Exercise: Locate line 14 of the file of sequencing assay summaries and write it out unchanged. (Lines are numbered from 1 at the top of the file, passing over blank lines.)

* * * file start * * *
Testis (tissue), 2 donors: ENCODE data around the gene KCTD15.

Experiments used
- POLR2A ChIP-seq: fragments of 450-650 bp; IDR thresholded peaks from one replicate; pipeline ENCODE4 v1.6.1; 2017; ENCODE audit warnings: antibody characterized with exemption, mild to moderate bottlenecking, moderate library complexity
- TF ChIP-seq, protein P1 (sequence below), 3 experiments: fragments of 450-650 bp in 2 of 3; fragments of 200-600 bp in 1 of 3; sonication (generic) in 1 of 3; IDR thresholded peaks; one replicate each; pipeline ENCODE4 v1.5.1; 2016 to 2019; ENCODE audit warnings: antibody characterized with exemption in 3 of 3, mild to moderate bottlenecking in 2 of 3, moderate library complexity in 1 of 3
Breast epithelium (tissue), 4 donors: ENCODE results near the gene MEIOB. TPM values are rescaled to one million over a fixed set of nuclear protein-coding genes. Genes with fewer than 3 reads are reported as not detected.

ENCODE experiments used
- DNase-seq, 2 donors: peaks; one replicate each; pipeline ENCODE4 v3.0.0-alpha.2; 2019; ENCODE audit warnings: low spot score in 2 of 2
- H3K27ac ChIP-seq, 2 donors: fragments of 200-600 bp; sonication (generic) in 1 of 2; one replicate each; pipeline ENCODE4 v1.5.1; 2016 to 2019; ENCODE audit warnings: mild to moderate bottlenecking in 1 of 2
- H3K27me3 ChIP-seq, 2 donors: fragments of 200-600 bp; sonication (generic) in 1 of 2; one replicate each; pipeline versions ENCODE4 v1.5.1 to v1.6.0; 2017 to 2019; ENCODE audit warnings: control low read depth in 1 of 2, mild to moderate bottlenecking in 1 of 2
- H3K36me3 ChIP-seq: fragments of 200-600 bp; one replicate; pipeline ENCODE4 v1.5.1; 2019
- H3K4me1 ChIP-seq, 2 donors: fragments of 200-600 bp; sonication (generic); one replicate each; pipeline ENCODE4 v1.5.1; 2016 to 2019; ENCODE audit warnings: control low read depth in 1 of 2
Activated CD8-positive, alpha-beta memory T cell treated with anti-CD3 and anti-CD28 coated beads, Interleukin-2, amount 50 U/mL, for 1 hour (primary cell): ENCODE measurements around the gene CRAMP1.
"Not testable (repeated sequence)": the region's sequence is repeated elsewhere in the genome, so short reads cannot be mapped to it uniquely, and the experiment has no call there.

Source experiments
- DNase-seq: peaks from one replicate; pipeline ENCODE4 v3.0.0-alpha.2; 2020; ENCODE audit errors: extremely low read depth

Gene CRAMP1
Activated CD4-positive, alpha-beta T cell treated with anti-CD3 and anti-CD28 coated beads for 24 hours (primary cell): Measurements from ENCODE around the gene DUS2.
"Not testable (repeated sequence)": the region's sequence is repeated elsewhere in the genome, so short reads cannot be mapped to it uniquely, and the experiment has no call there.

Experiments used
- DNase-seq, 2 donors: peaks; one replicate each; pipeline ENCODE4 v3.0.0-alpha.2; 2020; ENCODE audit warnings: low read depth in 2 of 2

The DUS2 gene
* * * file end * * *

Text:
Source experiments